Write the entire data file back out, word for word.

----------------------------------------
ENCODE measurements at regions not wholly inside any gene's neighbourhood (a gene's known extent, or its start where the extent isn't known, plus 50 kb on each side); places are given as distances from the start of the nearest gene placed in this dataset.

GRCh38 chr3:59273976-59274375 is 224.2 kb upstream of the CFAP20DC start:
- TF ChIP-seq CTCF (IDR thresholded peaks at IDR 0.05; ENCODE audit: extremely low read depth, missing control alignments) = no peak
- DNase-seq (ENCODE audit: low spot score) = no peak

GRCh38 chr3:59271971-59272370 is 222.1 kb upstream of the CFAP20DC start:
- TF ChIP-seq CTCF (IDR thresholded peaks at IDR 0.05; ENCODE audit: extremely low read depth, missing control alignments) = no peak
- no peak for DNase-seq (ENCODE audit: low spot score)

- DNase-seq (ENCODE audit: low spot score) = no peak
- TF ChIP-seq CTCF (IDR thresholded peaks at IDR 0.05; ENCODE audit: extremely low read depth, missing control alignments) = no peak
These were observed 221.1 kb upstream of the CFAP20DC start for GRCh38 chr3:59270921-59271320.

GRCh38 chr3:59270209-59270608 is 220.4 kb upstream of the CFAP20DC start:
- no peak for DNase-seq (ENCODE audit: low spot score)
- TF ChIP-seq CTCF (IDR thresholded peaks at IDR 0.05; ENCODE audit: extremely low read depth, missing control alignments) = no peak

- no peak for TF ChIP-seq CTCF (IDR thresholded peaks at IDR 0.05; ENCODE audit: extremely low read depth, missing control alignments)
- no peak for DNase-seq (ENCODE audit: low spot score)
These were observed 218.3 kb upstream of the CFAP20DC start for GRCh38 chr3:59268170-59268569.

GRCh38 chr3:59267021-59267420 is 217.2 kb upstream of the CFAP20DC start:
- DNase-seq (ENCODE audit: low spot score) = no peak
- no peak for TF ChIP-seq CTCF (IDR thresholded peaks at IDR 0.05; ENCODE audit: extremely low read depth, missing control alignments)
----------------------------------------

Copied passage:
ENCODE measurements at regions not wholly inside any gene's neighbourhood (a gene's known extent, or its start where the extent isn't known, plus 50 kb on each side); places are given as distances from the start of the nearest gene placed in this dataset.

GRCh38 chr3:59273976-59274375 is 224.2 kb upstream of the CFAP20DC start:
- TF ChIP-seq CTCF (IDR thresholded peaks at IDR 0.05; ENCODE audit: extremely low read depth, missing control alignments) = no peak
- DNase-seq (ENCODE audit: low spot score) = no peak

GRCh38 chr3:59271971-59272370 is 222.1 kb upstream of the CFAP20DC start:
- TF ChIP-seq CTCF (IDR thresholded peaks at IDR 0.05; ENCODE audit: extremely low read depth, missing control alignments) = no peak
- no peak for DNase-seq (ENCODE audit: low spot score)

- DNase-seq (ENCODE audit: low spot score) = no peak
- TF ChIP-seq CTCF (IDR thresholded peaks at IDR 0.05; ENCODE audit: extremely low read depth, missing control alignments) = no peak
These were observed 221.1 kb upstream of the CFAP20DC start for GRCh38 chr3:59270921-59271320.

GRCh38 chr3:59270209-59270608 is 220.4 kb upstream of the CFAP20DC start:
- no peak for DNase-seq (ENCODE audit: low spot score)
- TF ChIP-seq CTCF (IDR thresholded peaks at IDR 0.05; ENCODE audit: extremely low read depth, missing control alignments) = no peak

- no peak for TF ChIP-seq CTCF (IDR thresholded peaks at IDR 0.05; ENCODE audit: extremely low read depth, missing control alignments)
- no peak for DNase-seq (ENCODE audit: low spot score)
These were observed 218.3 kb upstream of the CFAP20DC start for GRCh38 chr3:59268170-59268569.

GRCh38 chr3:59267021-59267420 is 217.2 kb upstream of the CFAP20DC start:
- DNase-seq (ENCODE audit: low spot score) = no peak
- no peak for TF ChIP-seq CTCF (IDR thresholded peaks at IDR 0.05; ENCODE audit: extremely low read depth, missing control alignments)